You are familiar with the three-part Social Security Number format: XXX-XX-XXXX.
But what do these numbers mean?
The first part is the Area Number. The second part is the Group Number, and the third part is the Serial Number.
Area Number – the first three digits
Social Security Numbers (SSN) issued before June 2011 were based on geography. If you were born prior to 1972, the first three digits stood for the state, territory or U.S. possession where you (or your parents) applied for your number. The numbering started in the northeast with the lowest numbers and moved west. If you were born after 1972, the Area Number indicated the state of residence shown on your SSN application. If your Social Security Number begins with, “001,” for example, you received your number while living in New Hampshire. If your number begins with “626,” you were in California.
As of June of last year, the Area Number is no longer based on geographical location. To combat spreading identity theft, the Social Security Administration (SSA) switched to a random-number system.
Some other changes:
- In the past, numbers that began with an “8” were flagged for fraud. These are now valid.
- Numbers that begin with “7” were once reserved for those in the Railroad Retirement System and non-U.S applicants. The Number “7” is now used for the general population.
No Social Security Numbers begin with “9,” “666” or “000.”
Group Number – the middle two digits
The Group numbers range from 01 to 99 and have no data significance. The SSA uses these to break Area Numbers into smaller blocks, making processing operations easier. Middle digits are never “00.”
Serial Number – the last four digits
Within each Group Number, Serial Numbers are assigned almost consecutively from 0001 through 9999. Serial Numbers begin with 0001 and continue in sequence, except every fifth SSN is given a Serial Number from the 2001-2999 series or the 7001-7999 series. According to the SSA, issuing every fifth Serial Number from the 2000 or 7000 series “allows for scientific sampling of workers and beneficiaries.” The last four digits are never “0000.”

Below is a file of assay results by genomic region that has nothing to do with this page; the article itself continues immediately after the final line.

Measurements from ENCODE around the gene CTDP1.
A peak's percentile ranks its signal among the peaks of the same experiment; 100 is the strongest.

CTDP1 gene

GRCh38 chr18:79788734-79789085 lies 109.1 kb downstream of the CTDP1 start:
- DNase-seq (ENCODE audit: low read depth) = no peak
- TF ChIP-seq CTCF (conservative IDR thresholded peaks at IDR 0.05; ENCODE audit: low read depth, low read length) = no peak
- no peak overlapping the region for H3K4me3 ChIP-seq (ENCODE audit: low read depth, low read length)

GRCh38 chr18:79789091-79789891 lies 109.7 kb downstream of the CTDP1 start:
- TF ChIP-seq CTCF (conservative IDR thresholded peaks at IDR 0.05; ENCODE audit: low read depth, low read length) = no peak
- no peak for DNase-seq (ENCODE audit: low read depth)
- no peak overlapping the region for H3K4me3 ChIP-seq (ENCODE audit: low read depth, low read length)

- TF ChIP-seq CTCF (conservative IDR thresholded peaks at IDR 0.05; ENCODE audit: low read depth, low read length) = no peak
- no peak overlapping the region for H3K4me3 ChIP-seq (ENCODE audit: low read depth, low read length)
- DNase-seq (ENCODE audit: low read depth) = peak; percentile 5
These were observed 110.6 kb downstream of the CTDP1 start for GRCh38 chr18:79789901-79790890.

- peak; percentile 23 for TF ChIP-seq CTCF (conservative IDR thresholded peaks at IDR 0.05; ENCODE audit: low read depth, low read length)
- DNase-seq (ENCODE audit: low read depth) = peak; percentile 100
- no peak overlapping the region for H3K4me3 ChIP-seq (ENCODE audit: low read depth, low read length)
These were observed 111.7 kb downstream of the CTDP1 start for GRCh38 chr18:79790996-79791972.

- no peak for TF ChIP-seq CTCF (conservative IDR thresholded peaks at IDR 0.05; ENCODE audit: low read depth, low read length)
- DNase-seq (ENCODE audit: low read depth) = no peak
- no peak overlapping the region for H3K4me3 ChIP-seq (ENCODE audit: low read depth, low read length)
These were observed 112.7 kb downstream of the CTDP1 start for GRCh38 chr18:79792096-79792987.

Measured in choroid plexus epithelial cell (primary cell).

Why do we have this Numbering system?
When the Social Security Act of 1935 was passed, the government needed a system to keep track of what every person pays into Social Security over the course of his or her working life. Your Social Security number is life-long and unique. This is essential: for you to receive the benefits you are entitled to, the SSA needs to keep an accurate record of the money you put in.
What happens to my SSN when I die?
According to the SSA, Social Security numbers are never reassigned. When you die your SSN will be removed from the active files. The nine-digit numbering system allows for approximately one billion possible combinations. The SSA is confident that there will be sufficient numbers available for several generations to come.